Universität Passau
35854 Lecture: Natural and Field Experiments (englisch) - Details
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General information

Course number 35854
Semester WiSe 21/22
Current number of participants 44
expected number of participants 40
Home institute Lehrstuhl für Public Economics
participating institutes Graduiertenzentrum
Courses type Lecture in category Teaching
First date Tue., 19.10.2021 10:00 - 12:00 Uhr, Room: (WIWI) SR 028 (Hybridausstattung)
According § 3 of the Studien- und Prüfungsordnung für den Masterstudiengang International Economics and Business.
Basic knowledge in microeconomics and statistics/econometrics recommended
Learning organization
Classroom lecture with interactive elements
Uebung with tutorials and student presentations
Performance record
100 % final exam (90 minutes)
or portfolio (80 % final exam (90 minutes), 20 % oral presentation (20-30 minutes))
Angrist, J. D., Pischke, J.S. (2009), Mostly Harmless Econometrics, Princeton, NJ: Princeton University Press.
Harrison, G., List, J. (2004), Field Experiments, Journal of Economic Literature, 42(4), 1009-1055.
Rubin, D. B. (1974), Estimating Causal Effects of Treatments in Randomized and Nonrandomized Studies, Journal of Educational Psychology, 66(5), 688-701.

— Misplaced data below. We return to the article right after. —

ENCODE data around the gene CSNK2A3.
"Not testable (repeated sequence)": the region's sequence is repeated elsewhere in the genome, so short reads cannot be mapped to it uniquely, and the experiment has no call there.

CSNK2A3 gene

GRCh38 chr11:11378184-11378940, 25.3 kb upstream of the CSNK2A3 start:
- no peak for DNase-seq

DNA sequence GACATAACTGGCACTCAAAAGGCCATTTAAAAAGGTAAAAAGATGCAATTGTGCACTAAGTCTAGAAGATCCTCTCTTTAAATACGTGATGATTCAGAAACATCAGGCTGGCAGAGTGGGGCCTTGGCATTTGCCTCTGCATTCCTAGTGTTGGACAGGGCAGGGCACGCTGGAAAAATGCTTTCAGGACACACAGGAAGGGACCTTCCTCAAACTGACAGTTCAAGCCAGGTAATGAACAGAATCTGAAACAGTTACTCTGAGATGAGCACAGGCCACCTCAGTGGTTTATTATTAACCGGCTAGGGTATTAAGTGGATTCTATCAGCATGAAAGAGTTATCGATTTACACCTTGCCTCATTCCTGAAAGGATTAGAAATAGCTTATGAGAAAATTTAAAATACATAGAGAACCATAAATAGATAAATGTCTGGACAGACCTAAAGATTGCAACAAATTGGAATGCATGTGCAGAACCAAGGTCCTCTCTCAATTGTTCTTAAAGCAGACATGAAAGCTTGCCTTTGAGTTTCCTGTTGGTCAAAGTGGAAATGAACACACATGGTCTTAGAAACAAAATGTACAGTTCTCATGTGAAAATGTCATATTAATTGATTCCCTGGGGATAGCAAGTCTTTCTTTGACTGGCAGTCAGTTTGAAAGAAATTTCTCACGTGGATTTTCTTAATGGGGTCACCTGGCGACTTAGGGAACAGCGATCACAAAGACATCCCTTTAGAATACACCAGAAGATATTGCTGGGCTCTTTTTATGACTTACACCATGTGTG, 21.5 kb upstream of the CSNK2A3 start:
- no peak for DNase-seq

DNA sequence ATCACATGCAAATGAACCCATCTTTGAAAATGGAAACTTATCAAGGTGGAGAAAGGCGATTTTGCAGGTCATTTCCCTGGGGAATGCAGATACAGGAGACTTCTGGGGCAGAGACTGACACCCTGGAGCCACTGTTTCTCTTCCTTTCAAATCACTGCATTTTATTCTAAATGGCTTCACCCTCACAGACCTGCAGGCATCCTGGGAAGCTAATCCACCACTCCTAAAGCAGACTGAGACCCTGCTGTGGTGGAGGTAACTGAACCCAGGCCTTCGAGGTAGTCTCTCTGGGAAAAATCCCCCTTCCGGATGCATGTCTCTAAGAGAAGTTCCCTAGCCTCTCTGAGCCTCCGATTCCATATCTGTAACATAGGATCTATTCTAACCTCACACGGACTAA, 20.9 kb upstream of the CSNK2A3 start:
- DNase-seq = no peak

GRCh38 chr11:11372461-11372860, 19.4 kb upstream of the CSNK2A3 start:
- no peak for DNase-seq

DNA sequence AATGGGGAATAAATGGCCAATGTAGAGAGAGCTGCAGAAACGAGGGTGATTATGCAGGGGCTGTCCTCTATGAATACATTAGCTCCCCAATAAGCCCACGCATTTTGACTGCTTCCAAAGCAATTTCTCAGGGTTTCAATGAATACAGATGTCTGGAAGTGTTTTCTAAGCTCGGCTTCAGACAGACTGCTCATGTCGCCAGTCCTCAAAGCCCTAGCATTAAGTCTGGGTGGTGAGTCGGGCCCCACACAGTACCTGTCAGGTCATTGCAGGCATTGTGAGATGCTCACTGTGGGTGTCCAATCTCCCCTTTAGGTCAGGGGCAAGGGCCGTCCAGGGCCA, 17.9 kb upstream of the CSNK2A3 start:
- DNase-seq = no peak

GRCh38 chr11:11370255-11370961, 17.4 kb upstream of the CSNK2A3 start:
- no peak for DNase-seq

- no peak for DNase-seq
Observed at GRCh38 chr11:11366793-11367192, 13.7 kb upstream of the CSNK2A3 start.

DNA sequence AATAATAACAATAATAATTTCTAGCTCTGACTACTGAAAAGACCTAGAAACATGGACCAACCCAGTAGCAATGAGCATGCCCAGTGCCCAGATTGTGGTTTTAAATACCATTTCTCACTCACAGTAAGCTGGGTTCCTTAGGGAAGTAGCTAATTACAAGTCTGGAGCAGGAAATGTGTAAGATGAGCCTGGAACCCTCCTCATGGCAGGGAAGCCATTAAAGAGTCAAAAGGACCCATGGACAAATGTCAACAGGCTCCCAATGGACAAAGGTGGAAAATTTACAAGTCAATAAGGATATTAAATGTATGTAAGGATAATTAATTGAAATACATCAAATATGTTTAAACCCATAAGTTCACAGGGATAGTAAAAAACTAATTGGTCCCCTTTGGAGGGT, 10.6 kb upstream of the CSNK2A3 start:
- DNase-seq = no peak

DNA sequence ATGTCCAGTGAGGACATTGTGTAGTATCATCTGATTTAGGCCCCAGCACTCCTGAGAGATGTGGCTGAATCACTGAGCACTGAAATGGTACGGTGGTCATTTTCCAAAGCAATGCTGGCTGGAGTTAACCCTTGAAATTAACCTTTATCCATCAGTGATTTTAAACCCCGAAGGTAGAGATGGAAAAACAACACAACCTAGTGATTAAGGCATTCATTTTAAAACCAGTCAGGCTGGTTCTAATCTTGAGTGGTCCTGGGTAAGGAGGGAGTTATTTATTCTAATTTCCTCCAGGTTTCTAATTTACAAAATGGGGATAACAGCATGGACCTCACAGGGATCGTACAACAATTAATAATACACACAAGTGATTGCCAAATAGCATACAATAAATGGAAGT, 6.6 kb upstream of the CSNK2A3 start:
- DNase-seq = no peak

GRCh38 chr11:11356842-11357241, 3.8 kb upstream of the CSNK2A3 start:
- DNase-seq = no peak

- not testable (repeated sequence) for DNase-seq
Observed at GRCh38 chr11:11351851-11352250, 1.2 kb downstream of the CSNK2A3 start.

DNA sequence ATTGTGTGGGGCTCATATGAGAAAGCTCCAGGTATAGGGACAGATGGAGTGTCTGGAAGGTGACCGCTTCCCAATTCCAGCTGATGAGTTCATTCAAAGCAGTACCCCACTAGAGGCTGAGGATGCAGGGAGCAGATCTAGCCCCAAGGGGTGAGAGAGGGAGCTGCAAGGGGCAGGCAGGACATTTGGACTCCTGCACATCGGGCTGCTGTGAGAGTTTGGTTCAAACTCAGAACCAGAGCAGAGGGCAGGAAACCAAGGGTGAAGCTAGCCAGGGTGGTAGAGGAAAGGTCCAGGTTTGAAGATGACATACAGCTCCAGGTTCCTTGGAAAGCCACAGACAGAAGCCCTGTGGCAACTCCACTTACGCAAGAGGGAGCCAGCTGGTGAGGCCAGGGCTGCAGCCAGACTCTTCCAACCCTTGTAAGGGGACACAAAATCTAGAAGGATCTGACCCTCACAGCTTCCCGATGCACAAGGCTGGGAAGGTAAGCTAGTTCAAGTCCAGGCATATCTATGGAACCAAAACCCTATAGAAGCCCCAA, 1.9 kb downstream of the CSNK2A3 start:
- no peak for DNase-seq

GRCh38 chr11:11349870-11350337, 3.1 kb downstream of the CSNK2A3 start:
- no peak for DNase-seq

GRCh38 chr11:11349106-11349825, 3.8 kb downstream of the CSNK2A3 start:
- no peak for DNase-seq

Every winter semester
Students get acquainted with the application of microeconometric techniques to identify causal effects. With this knowledge, students are enabled to discuss problems and evaluate the validity of applied empirical research papers.
Lecture 2 SWS (30 hours class instruction; 45 hours self-study)
Uebung 2 SWS (30 hours class instruction; 45 hours self-study)
The lecture is in English; exam question can be answered in German
ECTS points

Fields of study


This course provides an introduction to applied microeconometric program evaluation and thereby creates a valuable basis for understanding a wide range of empirical work not only in economics but also in management, sociology, or political science. Understanding how specific policies/historical events/institutions affect human beings is at the very heart of empirical research in social sciences. Although these questions appear universally, the answers are complicated by the fact that the clean identification of cause and effect goes far beyond the demonstration of naive correlations. This course introduces empirical methods that explicitly aim at distinguishing naive correlation from actual causation. Among the methods discussed are fixed effects strategies, difference-in-differences approaches, instrumental variable techniques, regression discontinuity designs, and field experiments with random assignment to treatment. After a theoretical introduction to the respective methods, seminal empirical research papers applying these methods are discussed in detail. These research papers improve our understanding of how we can apply microeconometric techniques to answer policy relevant questions in a causal way.